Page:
Finally, we have the interaction term, which is orders of magnitude less significant than the other factors. The most reasonable explanation for this is that climate change effects are most notable in the extremes of weather. As climate change raises the overall average temperature, it also pushes the extremes higher and lower. Climate change has a significant effect on temperatures, but that effect is even more pronounced in the height of summer.

So no, the festival organizers haven't been using their WeatherSetter 9000 to make the last week of June warmer than average. Rather, climate change has made weeks since 1972 warmer than average, seasonal cycles have always made the last week of June warmer than average, and the climate change effect is especially strong at the extremes of weather.

  • $\begingroup$ Brilliant! This is absolutely the most plausible response, in my view, that I have received on this question. Thank you for satisfying my curiosity after 10 months of wondering 8-) $\endgroup$ – Ashish Apr 26 '19 at 19:24
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    $\begingroup$ @Ashish It would be interesting to test this hypothesis for other locations/times of year, to see if the interaction between climate change effects and seasonal temperature cycles remains consistent. If my supposition is correct, we should see this effect occur in other locations, but be less pronounced during months of less extreme weather. $\endgroup$ – Nuclear Wang Apr 26 '19 at 19:38

You are asking the wrong question. The real question is why some podunk single city festival and not other larger more costly events, like space launches, national holidays, military campaigns, hurricanes, or a million other festivals. The conspiracy theorists likely picked that festival through data dredging, which means you are not going to disprove it by looking at the same data. If you compare enough festivals you will find some in which the weather does weird things, it is the law of large numbers in action.

A festival that started in the 1970's is perfect for data dredging, there is a change in the underlying forces of weather in the 1970's. The undeniable warming trend in global climate starts around the 1970's so if you divide your data sets before and after any point around that time the data will always show a significant difference, unless you correct for that shift. Without correcting for it all you are detecting is climate change, a known factor,n anthropomorphic factor at that. So really humans are altering the weather, just not in the way your friend thinks.

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    $\begingroup$ The question was asked specifically about the last weekend of June, temperature rising and falling. This is unrelated to the long-term trend. $\endgroup$ – Gimelist Apr 25 '19 at 12:54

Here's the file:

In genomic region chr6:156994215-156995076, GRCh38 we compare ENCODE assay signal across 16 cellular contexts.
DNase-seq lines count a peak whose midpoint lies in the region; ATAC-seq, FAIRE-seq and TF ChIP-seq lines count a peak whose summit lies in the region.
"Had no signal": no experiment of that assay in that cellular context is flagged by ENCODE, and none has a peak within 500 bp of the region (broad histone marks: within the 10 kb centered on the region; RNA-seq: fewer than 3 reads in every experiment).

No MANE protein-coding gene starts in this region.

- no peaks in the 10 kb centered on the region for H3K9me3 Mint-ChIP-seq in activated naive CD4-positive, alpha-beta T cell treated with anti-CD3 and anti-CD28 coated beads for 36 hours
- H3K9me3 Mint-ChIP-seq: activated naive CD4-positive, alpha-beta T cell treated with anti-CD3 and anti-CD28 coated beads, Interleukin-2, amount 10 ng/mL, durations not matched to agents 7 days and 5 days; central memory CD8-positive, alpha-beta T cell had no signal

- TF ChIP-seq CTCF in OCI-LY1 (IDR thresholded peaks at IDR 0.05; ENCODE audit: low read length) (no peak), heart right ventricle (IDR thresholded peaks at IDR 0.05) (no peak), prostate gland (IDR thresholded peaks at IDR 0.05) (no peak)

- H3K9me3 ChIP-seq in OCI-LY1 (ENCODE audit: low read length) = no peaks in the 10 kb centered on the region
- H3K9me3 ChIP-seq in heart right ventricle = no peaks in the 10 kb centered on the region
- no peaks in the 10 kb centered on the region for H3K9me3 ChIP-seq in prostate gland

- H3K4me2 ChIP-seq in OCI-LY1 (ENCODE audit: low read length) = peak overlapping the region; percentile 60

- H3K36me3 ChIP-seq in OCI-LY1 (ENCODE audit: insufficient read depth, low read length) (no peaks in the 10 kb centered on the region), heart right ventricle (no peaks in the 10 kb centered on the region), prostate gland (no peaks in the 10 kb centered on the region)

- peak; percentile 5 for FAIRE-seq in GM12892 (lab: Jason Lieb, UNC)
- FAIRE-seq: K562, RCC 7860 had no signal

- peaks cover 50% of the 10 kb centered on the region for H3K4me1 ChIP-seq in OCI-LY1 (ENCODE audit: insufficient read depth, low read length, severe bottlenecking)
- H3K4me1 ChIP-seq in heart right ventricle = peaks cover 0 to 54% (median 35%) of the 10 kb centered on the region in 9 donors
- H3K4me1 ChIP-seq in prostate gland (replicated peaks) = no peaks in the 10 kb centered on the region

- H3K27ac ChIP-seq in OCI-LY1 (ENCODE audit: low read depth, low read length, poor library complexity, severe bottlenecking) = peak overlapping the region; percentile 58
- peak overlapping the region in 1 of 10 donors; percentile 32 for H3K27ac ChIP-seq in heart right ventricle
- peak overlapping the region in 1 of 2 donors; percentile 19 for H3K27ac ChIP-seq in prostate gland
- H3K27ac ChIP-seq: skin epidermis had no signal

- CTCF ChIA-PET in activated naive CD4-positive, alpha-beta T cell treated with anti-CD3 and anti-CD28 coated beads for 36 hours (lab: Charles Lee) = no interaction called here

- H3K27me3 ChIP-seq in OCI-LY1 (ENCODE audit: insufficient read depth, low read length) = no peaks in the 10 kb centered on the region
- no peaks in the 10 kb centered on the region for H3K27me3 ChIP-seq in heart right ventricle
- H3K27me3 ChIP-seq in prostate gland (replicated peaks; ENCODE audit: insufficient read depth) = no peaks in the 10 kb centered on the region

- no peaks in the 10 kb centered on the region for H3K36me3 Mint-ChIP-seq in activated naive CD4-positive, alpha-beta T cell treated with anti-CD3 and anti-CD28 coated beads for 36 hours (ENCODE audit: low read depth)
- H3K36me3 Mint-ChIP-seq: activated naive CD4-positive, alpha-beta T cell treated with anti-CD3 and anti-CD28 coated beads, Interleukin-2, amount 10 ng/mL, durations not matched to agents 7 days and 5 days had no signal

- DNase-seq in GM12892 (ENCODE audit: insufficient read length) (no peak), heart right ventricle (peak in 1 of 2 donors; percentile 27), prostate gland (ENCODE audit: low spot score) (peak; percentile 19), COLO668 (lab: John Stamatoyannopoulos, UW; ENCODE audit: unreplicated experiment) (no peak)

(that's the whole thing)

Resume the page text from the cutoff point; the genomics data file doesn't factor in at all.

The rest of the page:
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    $\begingroup$ but you are noting how this changes over many years, you note the behavior of the weather changes in 1972 that is the significant factor. the fact the average temprature is rising will impact this. temprature rising and falling from day to day is completely normal. $\endgroup$ – John Apr 25 '19 at 14:52
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    $\begingroup$ The long term trend is controlling the only significant factor, that the data changes behavior in the 1970's nothing else in noteworthy. the rise and fall is just statistical noise, it's not significant. it is pure data dredging. like drawing the bullseye around a cluster of shots already fired and declaring superb accuracy. $\endgroup$ – John Apr 26 '19 at 3:52
  • $\begingroup$ There was no data dredging. I tested one hypothesis. Every decision I made was strictly driven by theory (misguided theory nonetheless, but still not data dredging). You make it sound like I was testing all different years to split arbitrarily. And secondly, the day-to-day rise and fall is not just statistical noise--that's precisely the point of the post and the slope was non-zero in the "conspiracy-ridden years" and 0 in the "innocuous years". If it were noise, it would cancel out to be a slope of 0 in all of the years. $\endgroup$ – Ashish Apr 26 '19 at 14:15
  • $\begingroup$ And in regard to your first point, obviously this is a spurious effect. I am just trying to determine why I found it. This is not a common theory that conspiracy theorists found by data dredging. Weather manipulation in general is a known theory, but in regard to this festival this was just something that my friend with absolutely no data analysis skills came up with based on his anecdotal experience and memory. $\endgroup$ – Ashish Apr 26 '19 at 14:23